Monday, August 6, 2012


The shamanic lifestyle is tricky. We live multi-faceted existences with many levels of goings-on, or as my teacher Pandora says, we are so many places doing so many things in this life and in all the lives.

Hell yeah.

In addition to buying clothes, becoming acquainted with my tattoo, slogging through the heat and humidity and of course in addition to my work as a bodyworker/healer, this summer I've been immersed in my memories of the Holocaust.

What I remember is being really afraid. I remember walking a long, long way, carrying heavy things. The only other scene that's clear is in the "showers." I remember the smell, how uncomfortable it was in there with all the naked people in the cold or the heat, can't remember which. It was dark but I remember catching the eye of a woman across the room, she pressed up against the wall by all the people, but with her head turned so she could see me.

It wasn't a particularly meaningful eye contact, though it was a deep connection that brought clarity. As we gazed at each other, the thought came to me, We're done here. It was such a relief!

One of the torches I carry has to do with these memories. I don't know why, but the Holocaust is with me, in me, of me. It's with me when I walk around taking pictures, at the Matchbox bar, in dreams and nightmares. It always has been. Of course I want to put the Holocaust torch on the stack of dead wood with which I will make a cleansing bonfire. And yet this torch is dear to me, essential, you could even say. It's a significant part of my identity and colors my world view, which I'm sure is not exactly a great thing. And yet, there it is.

While I figure out what to do with the Holocaust torch, the shamanic work of preparing for the cleansing bonfire is ongoing, not unlike a movie playing at the back of my mind/heart. The last few days, when I pay attention, I notice I've been unravelling the greasy, moldy rags that are wrapped around the tips of my torches. It's the rags that are moldy, not the sticks themselves. Setting fire to old, greasy, fuel soaked, moldy rags would create a toxic, not a cleansing bonfire. Once the sticks are clean, then I can ignite the fire. What will I do with the greasy rags? I wonder. Maybe I'll throw them out, just as I did with my mildewed clothing. Who knows?

When people ask me, "What have you been up to?" I usually have no idea how to respond. I'm living my life, cooking dinner, working on clients. I play Words with Friends and Scramble, read the New York Times on the ipad. I get on FB, post to the blog. I walk around, take pictures, do the laundry, you know. When I refer to my "real" life, I sound so boring. It is my internal life that's interesting. But to explain this in a casual conversation would make me sound like a total nut case. I may be a nut case, but I prefer to keep that truth from my neighbors and clients. Hence, I must seem quite dull to most folks.

Lately when asked what I've been doing, I've been able to tell the story of my mildewed clothing and show off the tattoo. It's better than saying nothing. I guess!


SG said...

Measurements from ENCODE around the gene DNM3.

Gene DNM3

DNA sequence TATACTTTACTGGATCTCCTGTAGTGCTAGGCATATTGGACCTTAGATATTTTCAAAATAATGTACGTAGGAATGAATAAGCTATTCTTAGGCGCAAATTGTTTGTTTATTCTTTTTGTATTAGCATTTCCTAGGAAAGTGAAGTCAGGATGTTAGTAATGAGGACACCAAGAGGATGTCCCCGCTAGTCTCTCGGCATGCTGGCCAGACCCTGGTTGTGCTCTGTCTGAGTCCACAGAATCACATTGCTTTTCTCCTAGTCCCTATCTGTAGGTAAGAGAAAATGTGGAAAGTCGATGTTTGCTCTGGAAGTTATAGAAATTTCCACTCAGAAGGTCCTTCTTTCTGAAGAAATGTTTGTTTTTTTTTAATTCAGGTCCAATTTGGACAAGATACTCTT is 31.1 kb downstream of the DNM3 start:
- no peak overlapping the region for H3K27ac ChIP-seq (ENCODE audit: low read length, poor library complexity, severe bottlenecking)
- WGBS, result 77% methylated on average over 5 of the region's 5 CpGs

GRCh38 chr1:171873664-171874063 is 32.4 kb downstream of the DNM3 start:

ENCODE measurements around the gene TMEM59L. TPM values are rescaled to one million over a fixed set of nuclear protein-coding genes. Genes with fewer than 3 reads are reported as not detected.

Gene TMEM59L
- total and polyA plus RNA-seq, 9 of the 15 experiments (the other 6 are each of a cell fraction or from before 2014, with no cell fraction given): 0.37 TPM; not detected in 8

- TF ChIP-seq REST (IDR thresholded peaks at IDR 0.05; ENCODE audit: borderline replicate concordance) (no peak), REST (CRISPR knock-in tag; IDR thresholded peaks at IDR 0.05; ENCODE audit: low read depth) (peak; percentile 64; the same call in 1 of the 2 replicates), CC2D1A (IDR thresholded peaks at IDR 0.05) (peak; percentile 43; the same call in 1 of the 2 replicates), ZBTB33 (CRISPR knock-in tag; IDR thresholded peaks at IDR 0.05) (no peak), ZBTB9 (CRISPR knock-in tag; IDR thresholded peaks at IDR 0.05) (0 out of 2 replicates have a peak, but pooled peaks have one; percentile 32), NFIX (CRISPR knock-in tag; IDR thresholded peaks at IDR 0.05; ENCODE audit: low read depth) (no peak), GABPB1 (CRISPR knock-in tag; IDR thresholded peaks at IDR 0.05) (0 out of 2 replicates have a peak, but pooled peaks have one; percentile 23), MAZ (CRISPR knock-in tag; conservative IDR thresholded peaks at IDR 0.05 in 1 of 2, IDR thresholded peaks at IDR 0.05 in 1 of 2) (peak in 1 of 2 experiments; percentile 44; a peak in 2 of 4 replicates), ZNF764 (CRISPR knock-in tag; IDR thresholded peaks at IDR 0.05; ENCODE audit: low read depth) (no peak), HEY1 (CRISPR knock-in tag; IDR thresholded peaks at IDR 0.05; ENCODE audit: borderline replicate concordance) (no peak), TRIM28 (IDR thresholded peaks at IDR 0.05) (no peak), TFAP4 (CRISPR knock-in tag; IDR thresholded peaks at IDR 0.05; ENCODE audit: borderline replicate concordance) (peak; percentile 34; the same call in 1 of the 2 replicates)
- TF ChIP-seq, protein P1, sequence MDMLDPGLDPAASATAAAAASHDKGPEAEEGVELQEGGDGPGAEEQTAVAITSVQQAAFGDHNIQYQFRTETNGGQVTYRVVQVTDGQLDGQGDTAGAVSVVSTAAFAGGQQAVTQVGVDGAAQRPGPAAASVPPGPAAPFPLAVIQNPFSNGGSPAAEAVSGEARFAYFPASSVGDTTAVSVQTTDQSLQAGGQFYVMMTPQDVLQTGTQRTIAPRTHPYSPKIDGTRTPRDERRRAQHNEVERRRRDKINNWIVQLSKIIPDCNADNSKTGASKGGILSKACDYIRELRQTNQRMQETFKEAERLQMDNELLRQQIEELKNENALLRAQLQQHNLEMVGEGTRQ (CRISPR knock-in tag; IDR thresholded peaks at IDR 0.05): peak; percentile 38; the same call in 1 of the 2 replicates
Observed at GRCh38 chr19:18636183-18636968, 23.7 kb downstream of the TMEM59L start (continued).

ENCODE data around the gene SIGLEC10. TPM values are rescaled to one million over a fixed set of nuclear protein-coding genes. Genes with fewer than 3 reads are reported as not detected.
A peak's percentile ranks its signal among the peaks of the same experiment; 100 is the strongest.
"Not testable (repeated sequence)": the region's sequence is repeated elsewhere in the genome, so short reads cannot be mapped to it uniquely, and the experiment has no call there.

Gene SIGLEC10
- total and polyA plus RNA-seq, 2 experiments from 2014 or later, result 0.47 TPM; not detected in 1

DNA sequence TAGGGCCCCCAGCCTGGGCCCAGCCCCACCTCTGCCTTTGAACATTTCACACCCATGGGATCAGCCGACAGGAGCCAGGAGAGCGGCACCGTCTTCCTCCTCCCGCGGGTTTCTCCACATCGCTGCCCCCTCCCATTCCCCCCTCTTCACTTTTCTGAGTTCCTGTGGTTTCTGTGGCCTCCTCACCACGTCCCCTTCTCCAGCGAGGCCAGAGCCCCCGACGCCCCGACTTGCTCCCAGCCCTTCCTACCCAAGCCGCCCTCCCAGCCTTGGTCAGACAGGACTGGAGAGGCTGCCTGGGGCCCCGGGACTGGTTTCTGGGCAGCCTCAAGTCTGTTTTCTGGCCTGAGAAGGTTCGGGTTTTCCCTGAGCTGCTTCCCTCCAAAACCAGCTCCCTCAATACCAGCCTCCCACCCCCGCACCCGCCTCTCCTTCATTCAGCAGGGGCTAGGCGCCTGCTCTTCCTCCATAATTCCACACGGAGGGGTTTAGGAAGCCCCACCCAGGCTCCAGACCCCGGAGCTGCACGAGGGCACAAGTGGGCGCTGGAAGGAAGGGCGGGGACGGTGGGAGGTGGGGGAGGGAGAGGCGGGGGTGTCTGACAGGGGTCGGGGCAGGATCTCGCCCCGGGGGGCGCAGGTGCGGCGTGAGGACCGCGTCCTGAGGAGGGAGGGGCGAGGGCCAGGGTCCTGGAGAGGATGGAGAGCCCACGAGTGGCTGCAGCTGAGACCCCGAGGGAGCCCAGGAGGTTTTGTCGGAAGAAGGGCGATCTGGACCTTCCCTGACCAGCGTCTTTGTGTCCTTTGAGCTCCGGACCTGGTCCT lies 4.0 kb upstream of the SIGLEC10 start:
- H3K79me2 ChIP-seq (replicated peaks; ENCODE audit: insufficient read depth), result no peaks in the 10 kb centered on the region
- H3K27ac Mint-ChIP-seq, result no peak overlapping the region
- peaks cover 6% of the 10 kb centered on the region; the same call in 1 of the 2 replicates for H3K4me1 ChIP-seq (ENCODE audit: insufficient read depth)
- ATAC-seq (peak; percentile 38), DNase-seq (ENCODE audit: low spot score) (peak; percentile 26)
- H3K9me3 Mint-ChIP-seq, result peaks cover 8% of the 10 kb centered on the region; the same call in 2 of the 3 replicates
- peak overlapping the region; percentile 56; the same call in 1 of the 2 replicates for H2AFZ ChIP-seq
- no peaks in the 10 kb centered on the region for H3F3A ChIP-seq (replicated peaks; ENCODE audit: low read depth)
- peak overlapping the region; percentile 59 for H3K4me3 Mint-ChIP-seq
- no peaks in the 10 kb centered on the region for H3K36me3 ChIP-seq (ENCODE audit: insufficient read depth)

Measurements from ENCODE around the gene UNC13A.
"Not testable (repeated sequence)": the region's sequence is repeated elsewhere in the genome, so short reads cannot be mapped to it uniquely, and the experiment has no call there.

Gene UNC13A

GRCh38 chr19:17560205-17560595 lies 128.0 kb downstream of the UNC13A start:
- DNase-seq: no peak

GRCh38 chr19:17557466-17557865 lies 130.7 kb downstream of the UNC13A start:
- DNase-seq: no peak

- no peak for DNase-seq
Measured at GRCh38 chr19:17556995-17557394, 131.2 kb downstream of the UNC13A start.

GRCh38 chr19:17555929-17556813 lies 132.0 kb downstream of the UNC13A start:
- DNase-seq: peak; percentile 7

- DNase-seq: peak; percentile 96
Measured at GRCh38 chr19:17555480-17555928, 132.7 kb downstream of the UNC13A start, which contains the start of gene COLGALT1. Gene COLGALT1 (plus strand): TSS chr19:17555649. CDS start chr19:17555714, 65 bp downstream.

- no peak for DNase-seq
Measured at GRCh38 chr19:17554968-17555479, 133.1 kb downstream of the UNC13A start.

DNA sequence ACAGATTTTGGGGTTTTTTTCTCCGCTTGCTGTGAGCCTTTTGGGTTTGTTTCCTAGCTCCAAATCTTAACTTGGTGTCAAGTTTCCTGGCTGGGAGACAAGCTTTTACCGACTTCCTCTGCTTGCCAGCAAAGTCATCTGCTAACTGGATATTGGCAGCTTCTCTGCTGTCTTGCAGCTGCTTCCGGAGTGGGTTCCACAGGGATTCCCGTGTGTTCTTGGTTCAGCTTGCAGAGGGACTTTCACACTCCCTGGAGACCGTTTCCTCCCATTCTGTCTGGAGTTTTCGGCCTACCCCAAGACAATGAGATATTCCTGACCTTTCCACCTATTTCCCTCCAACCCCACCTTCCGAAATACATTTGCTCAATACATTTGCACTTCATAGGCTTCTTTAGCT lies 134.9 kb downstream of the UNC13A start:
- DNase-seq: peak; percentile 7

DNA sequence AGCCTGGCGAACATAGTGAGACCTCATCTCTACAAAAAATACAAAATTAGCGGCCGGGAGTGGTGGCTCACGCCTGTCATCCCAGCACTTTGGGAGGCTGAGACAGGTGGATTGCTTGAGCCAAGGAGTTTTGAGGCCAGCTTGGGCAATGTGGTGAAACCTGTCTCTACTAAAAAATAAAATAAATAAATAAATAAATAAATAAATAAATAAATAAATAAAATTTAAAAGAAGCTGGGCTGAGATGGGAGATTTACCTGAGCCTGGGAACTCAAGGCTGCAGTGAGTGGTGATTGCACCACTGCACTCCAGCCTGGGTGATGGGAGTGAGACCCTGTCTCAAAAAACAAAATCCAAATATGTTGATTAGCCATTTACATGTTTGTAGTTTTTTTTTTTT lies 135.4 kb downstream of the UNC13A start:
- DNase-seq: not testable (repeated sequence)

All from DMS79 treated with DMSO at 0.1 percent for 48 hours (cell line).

A part of us is always in the places we ever went to. A part of all the places we we ever went to is always in us. I guess that is what makes us who we are.
I have often wondered what makes me want to keep some of the unpleasant memories in my heart. I've never really found a precise answer. Perhaps to keep me grounded. Perhaps to remind me of the blessings that have been bestowed on me. Perhaps to help me live my life in a better way. Perhaps a little bit of everything?

Anonymous said...

Although I have never felt the Holocaust -- or at least not that Holocaust -- quite so personally and intensely, I think I can understand some of the sensations and need to carry that torch.

And I also feel that those "small" tasks such as swapping out clothes, walking, photographing are not unrelate. Perhaps if only because you are able to do them and still carry the torch of those for whom such supposedly mundane and unimportant actions were denied them.

Reya Mellicker said...

Thank you both for these wise words.

Junk thief, I remember San Francisco during the 1980s. It was like a holocaust. Everyone was so afraid - and rightly so.

Tom said...

dull. ha. I'm thinking now i need a head peeking out from my garden. besides my own i mean

Reya Mellicker said...

Tom heads would be perfect in your garden! I see them too.

Miss you. xx

Steve Reed said...

You're an interesting person because of the way you carry yourself, Reya. Even when you're doing commonplace things, taking photos or visiting the Matchbox, your interesting personality is there. You don't have to explicitly reveal your inner life in order for the rest of us to know you have one. I think people sense it, not just in you, but in others. Know what I mean?

Angela said...

You and I are so unlike in our upbringing and should have difficulties communicating, but I can relate to (most of) what you say, and you seem to grasp my own difficulties, too. I carry a very different burden as you know, the opposite, so to say. But no matter from which angle we both look at the world, we can add something to it, can`t we?

Reya Mellicker said...

Thanks Steve. Yes people know I'm different and find that charming - to a point. In a casual conversation, I think it would be way over the top to explain I'm immersed in memories of dying in a concentration camp. That would kill any "how ya doin" type conversation! Ha!

Angela - <3

Pauline said...

Casual questions like "how are you?" or "what have you been up to?" require casual answers. So glad you share that internal, interesting life with us!